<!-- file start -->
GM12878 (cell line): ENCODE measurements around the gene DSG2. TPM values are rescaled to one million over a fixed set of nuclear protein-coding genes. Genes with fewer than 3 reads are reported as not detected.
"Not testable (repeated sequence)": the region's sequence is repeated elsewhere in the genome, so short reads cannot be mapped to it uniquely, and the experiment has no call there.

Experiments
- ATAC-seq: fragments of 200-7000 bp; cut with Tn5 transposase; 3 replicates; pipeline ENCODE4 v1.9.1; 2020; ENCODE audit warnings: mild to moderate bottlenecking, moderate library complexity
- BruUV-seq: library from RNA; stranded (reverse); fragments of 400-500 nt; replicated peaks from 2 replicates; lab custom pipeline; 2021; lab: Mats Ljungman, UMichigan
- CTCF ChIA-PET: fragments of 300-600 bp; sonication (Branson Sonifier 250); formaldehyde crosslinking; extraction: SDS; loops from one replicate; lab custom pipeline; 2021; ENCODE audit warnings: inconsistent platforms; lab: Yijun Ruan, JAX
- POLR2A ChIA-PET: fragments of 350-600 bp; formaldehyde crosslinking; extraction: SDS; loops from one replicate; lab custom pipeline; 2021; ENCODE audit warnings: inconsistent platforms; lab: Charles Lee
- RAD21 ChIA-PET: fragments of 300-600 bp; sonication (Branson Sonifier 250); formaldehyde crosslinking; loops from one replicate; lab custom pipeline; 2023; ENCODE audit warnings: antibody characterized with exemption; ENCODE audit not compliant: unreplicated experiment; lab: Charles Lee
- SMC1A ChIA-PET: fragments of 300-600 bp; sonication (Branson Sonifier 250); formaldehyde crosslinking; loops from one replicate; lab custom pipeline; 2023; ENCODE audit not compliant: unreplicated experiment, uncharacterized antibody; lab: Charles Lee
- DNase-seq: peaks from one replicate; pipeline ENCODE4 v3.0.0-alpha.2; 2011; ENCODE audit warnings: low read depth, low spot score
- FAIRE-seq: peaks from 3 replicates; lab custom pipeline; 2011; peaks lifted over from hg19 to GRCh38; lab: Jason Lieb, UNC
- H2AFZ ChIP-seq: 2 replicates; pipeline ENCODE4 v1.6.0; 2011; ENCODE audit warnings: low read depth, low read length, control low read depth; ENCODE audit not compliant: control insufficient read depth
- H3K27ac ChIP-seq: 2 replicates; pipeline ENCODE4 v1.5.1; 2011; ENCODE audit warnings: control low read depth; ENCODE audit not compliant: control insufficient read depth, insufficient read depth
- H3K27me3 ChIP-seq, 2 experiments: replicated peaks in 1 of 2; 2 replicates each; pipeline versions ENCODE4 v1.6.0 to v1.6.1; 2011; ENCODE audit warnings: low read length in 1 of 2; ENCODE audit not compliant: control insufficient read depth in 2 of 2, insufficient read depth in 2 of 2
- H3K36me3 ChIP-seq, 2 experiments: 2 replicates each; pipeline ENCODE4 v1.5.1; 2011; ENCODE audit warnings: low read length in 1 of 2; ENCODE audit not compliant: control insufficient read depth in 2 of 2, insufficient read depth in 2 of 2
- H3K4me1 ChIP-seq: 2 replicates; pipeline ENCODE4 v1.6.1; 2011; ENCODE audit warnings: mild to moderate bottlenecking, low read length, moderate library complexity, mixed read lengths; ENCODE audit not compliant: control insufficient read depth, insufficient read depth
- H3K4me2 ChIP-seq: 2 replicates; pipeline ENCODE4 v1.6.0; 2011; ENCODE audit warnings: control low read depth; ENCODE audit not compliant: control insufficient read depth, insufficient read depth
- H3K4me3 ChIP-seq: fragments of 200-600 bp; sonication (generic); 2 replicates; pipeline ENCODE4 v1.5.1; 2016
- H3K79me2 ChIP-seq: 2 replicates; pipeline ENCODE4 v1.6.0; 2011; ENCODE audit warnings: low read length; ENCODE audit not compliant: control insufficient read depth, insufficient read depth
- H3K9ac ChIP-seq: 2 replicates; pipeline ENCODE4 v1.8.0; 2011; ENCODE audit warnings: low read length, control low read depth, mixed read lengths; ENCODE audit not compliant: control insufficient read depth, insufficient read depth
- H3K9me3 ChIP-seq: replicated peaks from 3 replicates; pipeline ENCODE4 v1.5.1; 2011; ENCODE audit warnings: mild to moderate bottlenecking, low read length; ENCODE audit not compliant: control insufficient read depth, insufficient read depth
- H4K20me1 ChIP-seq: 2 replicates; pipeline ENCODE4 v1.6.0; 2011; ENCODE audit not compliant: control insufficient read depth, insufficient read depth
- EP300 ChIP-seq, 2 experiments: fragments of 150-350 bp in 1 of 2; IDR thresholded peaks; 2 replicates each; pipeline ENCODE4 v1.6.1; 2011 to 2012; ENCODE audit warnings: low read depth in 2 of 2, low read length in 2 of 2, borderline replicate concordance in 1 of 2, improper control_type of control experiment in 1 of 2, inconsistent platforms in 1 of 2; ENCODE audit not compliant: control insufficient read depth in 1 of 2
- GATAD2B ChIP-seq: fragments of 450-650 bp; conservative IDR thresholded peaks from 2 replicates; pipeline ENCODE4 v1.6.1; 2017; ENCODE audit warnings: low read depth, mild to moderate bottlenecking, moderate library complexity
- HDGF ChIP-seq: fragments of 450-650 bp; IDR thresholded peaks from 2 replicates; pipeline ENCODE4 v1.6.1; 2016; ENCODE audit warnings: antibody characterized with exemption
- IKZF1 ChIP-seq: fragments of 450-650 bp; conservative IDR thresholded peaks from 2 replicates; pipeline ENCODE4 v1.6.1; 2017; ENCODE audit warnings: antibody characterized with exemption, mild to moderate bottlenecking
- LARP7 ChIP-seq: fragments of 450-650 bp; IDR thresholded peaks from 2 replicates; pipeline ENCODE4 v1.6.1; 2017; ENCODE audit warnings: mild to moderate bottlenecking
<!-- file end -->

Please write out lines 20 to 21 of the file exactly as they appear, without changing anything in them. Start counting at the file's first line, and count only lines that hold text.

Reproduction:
- H3K9ac ChIP-seq: 2 replicates; pipeline ENCODE4 v1.8.0; 2011; ENCODE audit warnings: low read length, control low read depth, mixed read lengths; ENCODE audit not compliant: control insufficient read depth, insufficient read depth
- H3K9me3 ChIP-seq: replicated peaks from 3 replicates; pipeline ENCODE4 v1.5.1; 2011; ENCODE audit warnings: mild to moderate bottlenecking, low read length; ENCODE audit not compliant: control insufficient read depth, insufficient read depth